Tickets for the 2003 Glastonbury Festival have officially gone on sale. By 1300 BST on Monday, some 35,000 tickets were thought to have been sold.
Up to 150,000 people are expected at this year's event, which was initially refused a licence because of concerns about crime and environmental damage.
Organisers, who have confirmed REM and Radiohead will play, promised to improve security on the site and the local area – and the application was approved.
Tickets are available in shops around the UK, by telephone and on the internet.
Festival organiser Michael Eavis told BBC News Online: "There is always a frantic demand in the first few hours but there are still 112,000 tickets to sell.
"We were sold out by the end of May last year, but this year is selling quicker.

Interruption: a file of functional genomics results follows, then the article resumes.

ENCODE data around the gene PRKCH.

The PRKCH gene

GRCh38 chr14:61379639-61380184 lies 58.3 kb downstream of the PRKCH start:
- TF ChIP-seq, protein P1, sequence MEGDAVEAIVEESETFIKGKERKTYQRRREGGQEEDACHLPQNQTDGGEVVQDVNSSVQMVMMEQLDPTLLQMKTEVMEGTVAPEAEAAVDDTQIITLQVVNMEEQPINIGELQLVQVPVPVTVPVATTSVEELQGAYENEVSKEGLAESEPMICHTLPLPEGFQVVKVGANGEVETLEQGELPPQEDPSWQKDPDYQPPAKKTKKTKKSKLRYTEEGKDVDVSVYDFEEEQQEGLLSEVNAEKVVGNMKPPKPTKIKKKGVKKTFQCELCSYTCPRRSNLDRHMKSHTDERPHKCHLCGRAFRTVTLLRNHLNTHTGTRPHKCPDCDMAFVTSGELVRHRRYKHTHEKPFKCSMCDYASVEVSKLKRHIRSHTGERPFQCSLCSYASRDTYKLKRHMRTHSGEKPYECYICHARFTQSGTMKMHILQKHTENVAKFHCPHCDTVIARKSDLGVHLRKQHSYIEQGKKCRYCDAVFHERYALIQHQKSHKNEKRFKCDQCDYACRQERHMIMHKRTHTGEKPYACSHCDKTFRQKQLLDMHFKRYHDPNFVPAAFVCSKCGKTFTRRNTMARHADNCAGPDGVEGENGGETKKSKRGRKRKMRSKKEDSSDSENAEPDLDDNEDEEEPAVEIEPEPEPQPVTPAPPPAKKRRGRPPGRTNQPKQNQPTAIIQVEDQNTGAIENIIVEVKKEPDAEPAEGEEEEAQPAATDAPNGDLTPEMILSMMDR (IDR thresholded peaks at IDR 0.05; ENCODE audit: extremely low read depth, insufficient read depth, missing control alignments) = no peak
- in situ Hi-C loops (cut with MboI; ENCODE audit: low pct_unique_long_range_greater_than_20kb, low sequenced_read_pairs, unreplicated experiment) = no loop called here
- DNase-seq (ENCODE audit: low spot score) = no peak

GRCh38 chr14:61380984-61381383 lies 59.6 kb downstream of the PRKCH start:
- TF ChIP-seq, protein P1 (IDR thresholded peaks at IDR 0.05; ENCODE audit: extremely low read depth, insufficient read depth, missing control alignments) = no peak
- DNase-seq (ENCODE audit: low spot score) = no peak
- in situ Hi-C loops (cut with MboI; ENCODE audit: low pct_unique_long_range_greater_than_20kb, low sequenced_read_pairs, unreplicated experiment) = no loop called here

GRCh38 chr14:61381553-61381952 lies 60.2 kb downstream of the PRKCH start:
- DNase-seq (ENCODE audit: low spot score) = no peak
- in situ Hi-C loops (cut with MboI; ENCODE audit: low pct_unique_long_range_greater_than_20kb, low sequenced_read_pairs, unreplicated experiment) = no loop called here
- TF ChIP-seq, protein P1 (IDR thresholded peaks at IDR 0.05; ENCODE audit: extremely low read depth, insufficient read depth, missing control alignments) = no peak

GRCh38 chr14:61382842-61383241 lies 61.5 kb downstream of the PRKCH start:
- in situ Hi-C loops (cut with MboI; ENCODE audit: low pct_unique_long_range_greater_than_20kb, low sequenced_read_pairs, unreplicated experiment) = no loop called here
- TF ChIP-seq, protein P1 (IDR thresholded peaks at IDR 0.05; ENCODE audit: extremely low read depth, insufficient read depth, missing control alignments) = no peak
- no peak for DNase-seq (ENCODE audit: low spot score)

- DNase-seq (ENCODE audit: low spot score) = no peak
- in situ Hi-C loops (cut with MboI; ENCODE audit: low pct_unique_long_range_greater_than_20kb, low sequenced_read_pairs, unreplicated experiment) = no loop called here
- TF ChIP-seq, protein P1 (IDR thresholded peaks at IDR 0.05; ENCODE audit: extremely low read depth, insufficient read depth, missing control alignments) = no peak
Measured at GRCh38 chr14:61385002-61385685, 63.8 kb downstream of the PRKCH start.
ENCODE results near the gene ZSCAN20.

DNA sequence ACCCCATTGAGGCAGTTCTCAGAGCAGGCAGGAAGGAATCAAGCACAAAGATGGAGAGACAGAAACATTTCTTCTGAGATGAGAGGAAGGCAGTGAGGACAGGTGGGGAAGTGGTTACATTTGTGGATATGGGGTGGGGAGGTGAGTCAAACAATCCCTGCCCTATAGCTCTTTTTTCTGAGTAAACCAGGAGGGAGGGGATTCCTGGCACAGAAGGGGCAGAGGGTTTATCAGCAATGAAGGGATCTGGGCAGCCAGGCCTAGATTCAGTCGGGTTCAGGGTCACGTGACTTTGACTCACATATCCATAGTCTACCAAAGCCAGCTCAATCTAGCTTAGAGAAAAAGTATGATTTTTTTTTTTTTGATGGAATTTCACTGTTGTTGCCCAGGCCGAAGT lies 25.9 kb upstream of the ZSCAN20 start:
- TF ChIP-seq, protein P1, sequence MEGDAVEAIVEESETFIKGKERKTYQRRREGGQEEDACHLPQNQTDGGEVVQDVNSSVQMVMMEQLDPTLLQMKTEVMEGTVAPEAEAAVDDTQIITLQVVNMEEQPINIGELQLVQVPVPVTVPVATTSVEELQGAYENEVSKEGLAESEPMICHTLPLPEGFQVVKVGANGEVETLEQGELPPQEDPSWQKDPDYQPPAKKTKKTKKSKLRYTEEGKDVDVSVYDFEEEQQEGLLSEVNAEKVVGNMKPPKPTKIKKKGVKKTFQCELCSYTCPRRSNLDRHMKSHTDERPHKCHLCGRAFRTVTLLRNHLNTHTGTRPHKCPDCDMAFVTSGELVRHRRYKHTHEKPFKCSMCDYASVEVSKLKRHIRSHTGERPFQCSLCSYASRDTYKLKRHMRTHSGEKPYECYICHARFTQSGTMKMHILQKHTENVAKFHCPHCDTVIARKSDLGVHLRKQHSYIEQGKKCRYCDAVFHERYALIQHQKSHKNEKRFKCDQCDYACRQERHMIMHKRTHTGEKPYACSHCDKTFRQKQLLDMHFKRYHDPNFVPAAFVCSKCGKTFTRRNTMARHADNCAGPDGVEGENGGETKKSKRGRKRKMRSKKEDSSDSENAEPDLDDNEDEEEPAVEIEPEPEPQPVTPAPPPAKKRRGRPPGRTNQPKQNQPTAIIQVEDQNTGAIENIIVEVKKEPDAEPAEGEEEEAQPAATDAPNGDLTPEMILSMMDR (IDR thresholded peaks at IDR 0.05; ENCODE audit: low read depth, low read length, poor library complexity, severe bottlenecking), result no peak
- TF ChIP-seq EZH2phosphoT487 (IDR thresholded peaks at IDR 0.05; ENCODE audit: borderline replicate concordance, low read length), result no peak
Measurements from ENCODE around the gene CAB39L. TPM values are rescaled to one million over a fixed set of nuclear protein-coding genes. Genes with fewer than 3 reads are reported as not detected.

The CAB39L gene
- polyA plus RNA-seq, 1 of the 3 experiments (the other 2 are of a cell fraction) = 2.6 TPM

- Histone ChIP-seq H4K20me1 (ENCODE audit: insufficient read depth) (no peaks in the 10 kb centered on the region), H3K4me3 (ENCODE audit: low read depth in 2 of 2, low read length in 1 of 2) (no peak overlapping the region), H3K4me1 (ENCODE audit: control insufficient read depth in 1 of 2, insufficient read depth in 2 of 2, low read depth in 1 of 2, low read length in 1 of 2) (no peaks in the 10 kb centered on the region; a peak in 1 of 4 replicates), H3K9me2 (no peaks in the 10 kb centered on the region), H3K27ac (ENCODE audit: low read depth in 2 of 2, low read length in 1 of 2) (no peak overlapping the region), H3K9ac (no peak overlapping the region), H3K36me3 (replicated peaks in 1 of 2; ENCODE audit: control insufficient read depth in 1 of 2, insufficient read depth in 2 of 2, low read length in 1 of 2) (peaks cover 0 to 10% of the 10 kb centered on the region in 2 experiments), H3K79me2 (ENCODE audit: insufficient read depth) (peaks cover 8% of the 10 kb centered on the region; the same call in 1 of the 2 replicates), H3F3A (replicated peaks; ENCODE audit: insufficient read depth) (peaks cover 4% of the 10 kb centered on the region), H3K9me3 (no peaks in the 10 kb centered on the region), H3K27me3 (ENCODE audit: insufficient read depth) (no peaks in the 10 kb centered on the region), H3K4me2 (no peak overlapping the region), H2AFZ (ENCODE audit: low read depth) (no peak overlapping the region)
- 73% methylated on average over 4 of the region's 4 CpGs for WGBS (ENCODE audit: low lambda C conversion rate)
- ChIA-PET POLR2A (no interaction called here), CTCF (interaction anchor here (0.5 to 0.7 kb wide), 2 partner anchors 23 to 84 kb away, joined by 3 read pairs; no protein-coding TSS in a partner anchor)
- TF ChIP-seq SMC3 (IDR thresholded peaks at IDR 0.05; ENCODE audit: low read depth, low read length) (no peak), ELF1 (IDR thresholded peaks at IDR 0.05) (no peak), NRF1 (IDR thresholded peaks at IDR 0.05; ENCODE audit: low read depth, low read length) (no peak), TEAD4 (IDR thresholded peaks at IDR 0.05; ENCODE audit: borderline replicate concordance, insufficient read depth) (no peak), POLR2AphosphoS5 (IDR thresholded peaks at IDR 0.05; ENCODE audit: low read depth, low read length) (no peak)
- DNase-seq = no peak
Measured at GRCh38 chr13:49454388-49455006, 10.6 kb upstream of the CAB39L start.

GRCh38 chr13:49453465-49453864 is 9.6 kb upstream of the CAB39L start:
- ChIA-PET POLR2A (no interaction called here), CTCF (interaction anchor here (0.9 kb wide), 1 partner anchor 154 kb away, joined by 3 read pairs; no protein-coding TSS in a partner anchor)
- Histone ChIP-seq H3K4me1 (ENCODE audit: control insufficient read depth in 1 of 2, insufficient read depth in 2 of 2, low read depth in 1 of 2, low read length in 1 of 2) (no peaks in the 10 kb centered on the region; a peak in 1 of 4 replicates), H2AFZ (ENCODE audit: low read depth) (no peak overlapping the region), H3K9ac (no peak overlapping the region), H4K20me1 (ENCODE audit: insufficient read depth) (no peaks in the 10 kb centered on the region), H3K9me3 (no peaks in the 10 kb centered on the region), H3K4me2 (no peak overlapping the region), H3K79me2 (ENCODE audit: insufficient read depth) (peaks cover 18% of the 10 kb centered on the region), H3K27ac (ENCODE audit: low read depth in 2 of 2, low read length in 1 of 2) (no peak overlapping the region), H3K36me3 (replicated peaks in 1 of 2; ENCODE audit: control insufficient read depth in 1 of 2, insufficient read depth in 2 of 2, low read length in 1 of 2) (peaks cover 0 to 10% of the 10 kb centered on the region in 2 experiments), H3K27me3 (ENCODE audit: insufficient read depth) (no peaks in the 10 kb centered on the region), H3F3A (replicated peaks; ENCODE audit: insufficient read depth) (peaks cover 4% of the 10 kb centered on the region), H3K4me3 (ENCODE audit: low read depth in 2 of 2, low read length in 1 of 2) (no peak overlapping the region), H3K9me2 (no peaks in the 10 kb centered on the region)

"I don't think people are travelling abroad as much as they were and they are happier to stay in the UK," he added.
The renewed licence application includes plans to appoint a crime reduction team, a village liaison manager and funding of extra police patrols
The Mean Fiddler organisation, which runs the festival, said there would also be one less stage than originally planned and that unauthorised car parks would be targeted.
Avon and Somerset Police statistics showed 1,094 crimes were blamed on the festival last year, compared with 2,431 in 2000 and 2,074 in 1999.
Glastonbury raised £1m for charity last year, with money going to Oxfam, Greenpeace and WaterAid as well as causes in the local area.
The festival runs from Friday 27 to Sunday 29 June, with the gates opening at 0900 BST on Wednesday 25.